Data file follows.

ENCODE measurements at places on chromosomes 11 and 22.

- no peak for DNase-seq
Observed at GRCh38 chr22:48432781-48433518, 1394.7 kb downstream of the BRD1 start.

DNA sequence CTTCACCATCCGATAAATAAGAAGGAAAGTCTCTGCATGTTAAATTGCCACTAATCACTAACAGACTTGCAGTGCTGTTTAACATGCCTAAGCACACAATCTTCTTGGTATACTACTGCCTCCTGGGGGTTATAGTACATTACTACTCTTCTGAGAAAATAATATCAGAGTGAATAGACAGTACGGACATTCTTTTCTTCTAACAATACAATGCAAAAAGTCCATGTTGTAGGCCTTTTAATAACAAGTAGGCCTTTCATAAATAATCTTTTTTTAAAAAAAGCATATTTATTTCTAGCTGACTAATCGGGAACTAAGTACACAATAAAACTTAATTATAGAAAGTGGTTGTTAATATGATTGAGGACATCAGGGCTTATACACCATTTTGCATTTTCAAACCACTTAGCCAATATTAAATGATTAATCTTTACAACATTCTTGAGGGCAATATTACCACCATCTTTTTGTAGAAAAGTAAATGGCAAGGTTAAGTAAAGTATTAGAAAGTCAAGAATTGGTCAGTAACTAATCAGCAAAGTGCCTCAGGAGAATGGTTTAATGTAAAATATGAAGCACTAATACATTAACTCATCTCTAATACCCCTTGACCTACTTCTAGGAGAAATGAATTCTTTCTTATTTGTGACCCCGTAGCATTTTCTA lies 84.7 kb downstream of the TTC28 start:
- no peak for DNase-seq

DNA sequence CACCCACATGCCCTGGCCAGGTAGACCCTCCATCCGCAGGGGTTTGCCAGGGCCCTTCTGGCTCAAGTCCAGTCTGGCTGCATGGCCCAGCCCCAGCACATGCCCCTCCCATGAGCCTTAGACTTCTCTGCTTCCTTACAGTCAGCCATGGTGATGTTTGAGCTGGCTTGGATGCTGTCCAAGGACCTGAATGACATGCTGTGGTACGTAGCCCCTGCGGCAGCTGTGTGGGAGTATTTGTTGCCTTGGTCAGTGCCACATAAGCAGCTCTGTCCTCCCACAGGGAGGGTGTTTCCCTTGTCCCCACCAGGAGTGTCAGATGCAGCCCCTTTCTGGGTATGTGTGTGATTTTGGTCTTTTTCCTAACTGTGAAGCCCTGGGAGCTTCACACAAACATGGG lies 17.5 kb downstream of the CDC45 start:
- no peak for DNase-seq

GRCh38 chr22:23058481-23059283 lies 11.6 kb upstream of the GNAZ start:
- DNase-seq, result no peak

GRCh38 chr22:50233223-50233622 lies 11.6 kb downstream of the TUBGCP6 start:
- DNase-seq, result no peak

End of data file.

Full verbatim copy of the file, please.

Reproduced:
ENCODE measurements at places on chromosomes 11 and 22.

- no peak for DNase-seq
Observed at GRCh38 chr22:48432781-48433518, 1394.7 kb downstream of the BRD1 start.

DNA sequence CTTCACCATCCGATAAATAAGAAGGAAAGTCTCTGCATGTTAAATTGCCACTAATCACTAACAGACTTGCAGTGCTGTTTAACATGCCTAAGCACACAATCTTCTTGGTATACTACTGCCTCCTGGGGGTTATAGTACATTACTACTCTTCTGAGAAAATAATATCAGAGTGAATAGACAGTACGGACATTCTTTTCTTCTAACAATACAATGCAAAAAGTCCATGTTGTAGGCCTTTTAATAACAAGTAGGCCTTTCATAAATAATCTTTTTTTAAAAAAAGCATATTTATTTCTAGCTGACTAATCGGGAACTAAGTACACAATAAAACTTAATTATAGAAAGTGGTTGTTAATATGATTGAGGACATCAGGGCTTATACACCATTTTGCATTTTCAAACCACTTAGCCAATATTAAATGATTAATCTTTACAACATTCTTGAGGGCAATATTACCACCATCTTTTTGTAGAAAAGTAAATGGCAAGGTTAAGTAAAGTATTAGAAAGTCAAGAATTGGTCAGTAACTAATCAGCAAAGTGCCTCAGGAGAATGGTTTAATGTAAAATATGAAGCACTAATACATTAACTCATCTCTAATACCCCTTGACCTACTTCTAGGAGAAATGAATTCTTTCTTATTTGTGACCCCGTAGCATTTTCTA lies 84.7 kb downstream of the TTC28 start:
- no peak for DNase-seq

DNA sequence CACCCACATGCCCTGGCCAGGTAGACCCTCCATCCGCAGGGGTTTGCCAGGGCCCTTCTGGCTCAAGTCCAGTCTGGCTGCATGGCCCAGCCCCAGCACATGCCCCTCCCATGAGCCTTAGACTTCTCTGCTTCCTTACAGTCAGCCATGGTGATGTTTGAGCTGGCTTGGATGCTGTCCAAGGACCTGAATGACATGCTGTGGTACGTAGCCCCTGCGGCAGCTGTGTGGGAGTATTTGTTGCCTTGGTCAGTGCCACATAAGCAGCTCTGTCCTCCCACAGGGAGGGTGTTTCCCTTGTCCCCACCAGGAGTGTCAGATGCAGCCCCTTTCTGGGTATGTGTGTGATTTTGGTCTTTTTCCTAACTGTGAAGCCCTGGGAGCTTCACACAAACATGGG lies 17.5 kb downstream of the CDC45 start:
- no peak for DNase-seq

GRCh38 chr22:23058481-23059283 lies 11.6 kb upstream of the GNAZ start:
- DNase-seq, result no peak

GRCh38 chr22:50233223-50233622 lies 11.6 kb downstream of the TUBGCP6 start:
- DNase-seq, result no peak